Clinical comorbidities, treatment patterns, and direct medical costs of patients with osteoarthritis in usual care

A retrospective claims database analysis

Mugdha Gore, Kei Sing Tai, Alesia Sadosky, Douglas Leslie, Brett R. Stacey

Research output: Contribution to journalArticle

51 Citations (Scopus)

Abstract

Objective: Comorbidities and resource utilization among patients with osteoarthritis (OA) in clinical practice have been infrequently characterized. The purpose of this study was to examine comorbidities, pain-related pharmacotherapy, and direct medical costs of patients with OA in clinical practice. Method: This retrospective cohort analysis used medical and pharmacy claims data from the LifeLink™ Database. OA patients (ICD-9-CM codes 715.XX) were matched (age, gender, and region) with individuals without OA. Comorbidities, pain-related pharmacotherapy, and direct medical costs (pharmacy, outpatient, inpatient, total) were examined for the calendar year 2008. Results: The sample consisted of 112,951 OA patients and 112,951 controls (mean age: 56.9 [SD = 9.5] years; 62% female). Relative to controls, OA patients were significantly more likely (p <0.0001) to have comorbidities, including musculoskeletal (84.3 vs. 37.1%) and neuropathic pain (22.0 vs. 6.1%) conditions, depression (12.4 vs. 6.4%), anxiety (6.6 vs. 3.5%), and sleep disorders (11.9 vs. 4.2%). OA patients were significantly more likely (p <0.0001) to receive pain-related medications, including opioids (40.7 vs. 17.1%), NSAIDs (37.1 vs. 11.5%), tramadol (9.8 vs. 1.8%), and adjunctive medications for treating depression, anxiety, and insomnia. Mean [SD] total direct medical costs were more than two times higher among OA patients ($12,905 [$21,884] vs. $5099 [$13,855]; p <0.001) and median costs were more than three times higher ($6188 vs. $1879; p <0.0001). Study limitations include potential errors in coding and recording; overestimation of the comorbidity burden; inability to link condition of interest, OA, with prescribed medications; and possible underestimation of the true costs of OA, because indirect costs were not considered and the direct costs were from a third party payer (commercial insurance) perspective. Conclusion: The patient burden of OA was characterized by a high prevalence of comorbidities. The payer burden was also substantial, with significantly greater use of pain-related and adjunctive medications, and higher direct medical costs.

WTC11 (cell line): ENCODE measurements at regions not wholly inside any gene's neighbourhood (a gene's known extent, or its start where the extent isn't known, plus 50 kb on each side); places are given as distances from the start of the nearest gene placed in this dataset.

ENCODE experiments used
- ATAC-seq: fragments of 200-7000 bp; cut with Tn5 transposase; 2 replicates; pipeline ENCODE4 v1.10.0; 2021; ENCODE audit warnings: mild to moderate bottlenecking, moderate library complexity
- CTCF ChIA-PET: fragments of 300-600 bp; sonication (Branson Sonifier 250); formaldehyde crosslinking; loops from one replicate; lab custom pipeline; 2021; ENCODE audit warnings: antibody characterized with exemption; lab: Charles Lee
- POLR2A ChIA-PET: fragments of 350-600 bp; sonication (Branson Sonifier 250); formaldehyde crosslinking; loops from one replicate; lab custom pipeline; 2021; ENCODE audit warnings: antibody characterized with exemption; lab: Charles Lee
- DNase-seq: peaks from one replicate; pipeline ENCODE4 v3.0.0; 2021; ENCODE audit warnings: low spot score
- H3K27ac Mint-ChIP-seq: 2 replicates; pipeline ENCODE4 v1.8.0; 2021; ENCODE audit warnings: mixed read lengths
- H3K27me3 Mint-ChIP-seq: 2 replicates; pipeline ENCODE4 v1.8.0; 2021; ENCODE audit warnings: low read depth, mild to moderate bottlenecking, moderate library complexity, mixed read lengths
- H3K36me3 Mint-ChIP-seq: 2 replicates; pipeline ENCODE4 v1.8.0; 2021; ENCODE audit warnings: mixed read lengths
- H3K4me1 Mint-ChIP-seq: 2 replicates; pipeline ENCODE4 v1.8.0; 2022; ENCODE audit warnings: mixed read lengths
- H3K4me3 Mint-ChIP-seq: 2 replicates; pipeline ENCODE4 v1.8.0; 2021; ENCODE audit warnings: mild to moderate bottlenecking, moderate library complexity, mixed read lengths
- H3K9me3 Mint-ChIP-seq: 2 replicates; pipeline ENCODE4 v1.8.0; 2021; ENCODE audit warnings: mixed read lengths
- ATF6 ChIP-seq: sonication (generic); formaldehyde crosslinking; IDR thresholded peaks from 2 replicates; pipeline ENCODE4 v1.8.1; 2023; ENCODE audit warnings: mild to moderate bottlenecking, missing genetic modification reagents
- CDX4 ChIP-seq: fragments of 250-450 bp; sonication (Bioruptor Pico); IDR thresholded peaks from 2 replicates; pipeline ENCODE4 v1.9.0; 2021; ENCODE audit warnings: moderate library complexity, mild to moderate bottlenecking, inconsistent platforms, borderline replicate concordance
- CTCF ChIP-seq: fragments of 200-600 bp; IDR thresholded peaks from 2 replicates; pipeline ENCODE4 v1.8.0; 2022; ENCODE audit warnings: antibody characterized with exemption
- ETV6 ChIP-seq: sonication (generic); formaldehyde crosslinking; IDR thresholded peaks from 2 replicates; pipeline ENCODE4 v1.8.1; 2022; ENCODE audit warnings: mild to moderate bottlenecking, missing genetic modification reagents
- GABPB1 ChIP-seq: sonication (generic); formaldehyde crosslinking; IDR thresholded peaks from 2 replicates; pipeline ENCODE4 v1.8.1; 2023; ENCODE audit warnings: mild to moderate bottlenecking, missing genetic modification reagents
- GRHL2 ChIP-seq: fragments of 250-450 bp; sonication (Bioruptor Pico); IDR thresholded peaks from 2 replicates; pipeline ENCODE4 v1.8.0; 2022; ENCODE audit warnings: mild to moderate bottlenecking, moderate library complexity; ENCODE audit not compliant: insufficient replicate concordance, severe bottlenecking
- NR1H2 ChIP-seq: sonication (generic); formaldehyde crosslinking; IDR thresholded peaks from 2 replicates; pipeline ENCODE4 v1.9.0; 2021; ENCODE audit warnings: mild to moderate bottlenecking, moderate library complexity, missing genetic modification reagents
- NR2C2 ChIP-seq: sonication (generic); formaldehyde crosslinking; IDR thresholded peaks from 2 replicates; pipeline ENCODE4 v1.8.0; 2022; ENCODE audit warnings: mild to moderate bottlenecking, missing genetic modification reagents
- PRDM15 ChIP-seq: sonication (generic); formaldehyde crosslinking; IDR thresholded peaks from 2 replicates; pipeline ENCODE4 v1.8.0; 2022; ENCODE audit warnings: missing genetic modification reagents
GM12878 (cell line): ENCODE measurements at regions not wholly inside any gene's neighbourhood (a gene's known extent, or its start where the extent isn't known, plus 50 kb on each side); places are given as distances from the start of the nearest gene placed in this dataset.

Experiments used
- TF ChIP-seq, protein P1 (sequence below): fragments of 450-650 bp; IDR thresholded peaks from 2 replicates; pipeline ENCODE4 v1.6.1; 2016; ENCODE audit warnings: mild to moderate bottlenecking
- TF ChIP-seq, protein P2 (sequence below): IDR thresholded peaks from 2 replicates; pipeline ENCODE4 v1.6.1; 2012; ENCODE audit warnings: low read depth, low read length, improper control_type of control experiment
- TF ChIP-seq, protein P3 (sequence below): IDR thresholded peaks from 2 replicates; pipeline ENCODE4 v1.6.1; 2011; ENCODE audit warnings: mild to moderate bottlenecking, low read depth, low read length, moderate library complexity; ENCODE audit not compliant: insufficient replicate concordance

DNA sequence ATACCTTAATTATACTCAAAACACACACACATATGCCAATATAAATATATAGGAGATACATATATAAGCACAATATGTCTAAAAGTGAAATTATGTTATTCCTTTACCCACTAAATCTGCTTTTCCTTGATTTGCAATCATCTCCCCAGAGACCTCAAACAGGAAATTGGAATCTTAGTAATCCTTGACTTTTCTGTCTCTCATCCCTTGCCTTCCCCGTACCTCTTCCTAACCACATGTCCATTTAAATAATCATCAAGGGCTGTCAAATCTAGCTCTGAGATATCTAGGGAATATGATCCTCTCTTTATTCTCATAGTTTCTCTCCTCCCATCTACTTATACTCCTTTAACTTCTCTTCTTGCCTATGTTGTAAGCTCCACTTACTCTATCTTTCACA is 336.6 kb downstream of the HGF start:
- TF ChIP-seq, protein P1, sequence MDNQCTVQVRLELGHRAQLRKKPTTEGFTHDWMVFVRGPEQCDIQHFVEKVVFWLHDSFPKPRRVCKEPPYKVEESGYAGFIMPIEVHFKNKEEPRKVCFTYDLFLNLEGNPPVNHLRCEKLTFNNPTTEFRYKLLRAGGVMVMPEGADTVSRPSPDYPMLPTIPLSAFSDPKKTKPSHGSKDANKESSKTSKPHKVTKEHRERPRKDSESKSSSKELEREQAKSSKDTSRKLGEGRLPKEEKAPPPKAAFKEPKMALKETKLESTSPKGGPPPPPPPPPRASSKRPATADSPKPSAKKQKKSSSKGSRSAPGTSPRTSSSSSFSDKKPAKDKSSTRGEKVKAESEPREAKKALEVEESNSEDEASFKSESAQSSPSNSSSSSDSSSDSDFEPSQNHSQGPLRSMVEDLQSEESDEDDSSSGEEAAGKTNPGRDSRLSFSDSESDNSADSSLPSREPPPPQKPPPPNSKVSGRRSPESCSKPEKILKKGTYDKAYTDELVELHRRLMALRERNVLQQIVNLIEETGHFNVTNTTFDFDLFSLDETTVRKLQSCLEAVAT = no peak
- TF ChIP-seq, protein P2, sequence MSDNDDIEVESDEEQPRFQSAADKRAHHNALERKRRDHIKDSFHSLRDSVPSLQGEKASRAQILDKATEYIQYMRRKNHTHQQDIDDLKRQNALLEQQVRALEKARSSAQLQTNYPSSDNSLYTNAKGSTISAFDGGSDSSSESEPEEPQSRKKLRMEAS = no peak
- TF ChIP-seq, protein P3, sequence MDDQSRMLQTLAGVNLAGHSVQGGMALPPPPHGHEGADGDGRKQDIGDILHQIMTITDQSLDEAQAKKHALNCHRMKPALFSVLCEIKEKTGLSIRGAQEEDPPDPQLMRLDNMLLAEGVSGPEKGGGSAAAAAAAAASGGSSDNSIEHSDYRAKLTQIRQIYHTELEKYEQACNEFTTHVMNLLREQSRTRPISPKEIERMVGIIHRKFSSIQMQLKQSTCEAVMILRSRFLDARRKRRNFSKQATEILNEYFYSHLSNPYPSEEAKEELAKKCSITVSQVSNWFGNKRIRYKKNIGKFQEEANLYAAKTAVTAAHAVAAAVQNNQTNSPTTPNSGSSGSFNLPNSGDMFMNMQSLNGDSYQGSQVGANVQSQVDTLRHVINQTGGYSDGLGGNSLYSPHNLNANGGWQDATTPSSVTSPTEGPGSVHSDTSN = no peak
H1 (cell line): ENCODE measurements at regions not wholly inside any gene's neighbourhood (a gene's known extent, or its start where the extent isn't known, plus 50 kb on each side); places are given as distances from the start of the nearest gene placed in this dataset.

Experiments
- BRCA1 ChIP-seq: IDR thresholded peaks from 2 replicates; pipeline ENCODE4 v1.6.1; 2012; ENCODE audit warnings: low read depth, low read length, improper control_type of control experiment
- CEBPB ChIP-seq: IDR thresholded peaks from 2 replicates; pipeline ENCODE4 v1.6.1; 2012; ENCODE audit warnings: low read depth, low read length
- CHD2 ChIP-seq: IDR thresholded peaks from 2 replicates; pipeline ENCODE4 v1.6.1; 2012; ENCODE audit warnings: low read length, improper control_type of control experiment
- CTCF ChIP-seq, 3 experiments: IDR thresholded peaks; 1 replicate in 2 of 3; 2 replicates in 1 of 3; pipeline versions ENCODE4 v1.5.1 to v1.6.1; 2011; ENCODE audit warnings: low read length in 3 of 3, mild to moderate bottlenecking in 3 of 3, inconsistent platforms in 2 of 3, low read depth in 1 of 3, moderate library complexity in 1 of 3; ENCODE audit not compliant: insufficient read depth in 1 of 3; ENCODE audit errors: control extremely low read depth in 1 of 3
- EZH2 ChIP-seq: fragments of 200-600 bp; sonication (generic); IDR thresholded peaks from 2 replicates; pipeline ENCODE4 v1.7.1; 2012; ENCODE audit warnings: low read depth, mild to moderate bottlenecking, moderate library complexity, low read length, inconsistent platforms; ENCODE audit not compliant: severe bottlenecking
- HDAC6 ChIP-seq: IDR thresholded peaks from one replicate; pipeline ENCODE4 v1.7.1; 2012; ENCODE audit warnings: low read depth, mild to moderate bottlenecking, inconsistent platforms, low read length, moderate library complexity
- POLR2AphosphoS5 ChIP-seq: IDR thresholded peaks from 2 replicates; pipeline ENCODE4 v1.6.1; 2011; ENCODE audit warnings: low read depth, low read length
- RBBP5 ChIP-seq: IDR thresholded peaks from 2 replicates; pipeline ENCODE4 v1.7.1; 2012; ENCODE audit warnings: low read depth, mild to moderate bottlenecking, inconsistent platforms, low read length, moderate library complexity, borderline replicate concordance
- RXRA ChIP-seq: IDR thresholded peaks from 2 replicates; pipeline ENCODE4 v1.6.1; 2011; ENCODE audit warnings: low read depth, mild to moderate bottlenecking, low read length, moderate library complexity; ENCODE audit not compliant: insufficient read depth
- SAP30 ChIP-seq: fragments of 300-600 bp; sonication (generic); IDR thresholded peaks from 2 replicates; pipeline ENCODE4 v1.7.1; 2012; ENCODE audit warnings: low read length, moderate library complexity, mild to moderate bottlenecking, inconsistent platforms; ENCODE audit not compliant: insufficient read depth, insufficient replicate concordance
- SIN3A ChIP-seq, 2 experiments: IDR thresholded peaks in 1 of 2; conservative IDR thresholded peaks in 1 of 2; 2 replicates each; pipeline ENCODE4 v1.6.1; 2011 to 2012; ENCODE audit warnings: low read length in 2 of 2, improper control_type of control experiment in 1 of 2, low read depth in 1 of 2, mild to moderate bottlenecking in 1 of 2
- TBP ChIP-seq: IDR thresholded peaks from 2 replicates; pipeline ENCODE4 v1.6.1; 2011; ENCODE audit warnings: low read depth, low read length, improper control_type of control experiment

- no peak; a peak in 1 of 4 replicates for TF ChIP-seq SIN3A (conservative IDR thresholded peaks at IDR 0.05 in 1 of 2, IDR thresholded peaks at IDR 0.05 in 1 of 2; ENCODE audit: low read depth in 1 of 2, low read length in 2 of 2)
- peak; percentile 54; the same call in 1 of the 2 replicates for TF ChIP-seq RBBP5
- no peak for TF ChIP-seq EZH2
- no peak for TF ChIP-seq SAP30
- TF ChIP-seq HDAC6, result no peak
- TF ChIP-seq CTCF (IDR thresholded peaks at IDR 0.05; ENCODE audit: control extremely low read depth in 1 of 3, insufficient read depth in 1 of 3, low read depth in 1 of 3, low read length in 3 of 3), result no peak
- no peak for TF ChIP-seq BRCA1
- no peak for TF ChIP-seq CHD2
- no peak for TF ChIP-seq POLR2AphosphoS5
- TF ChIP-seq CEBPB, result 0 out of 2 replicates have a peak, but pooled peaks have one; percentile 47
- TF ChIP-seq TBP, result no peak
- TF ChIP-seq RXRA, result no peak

Original languageEnglish (US)
Pages (from-to)497-507
Number of pages11
JournalJournal of Medical Economics
Volume14
Issue number4
DOIs
StatePublished - Aug 2011

Fingerprint

Insurance Claim Review
Osteoarthritis
Comorbidity
Databases
Costs and Cost Analysis
Therapeutics
Pain
Anxiety
Depression
Health Insurance Reimbursement
Drug Therapy
Tramadol
Sleep Initiation and Maintenance Disorders
Neuralgia
International Classification of Diseases
Non-Steroidal Anti-Inflammatory Agents
Insurance
Opioid Analgesics
Inpatients
Cohort Studies

Keywords

  • Burden
  • Costs
  • Health resource utilization
  • Medications
  • Osteoarthritis

ASJC Scopus subject areas

  • Health Policy

Cite this

Clinical comorbidities, treatment patterns, and direct medical costs of patients with osteoarthritis in usual care : A retrospective claims database analysis. / Gore, Mugdha; Tai, Kei Sing; Sadosky, Alesia; Leslie, Douglas; Stacey, Brett R.

In: Journal of Medical Economics, Vol. 14, No. 4, 08.2011, p. 497-507.

Research output: Contribution to journalArticle

Gore, Mugdha ; Tai, Kei Sing ; Sadosky, Alesia ; Leslie, Douglas ; Stacey, Brett R. / Clinical comorbidities, treatment patterns, and direct medical costs of patients with osteoarthritis in usual care : A retrospective claims database analysis. In: Journal of Medical Economics. 2011 ; Vol. 14, No. 4. pp. 497-507.
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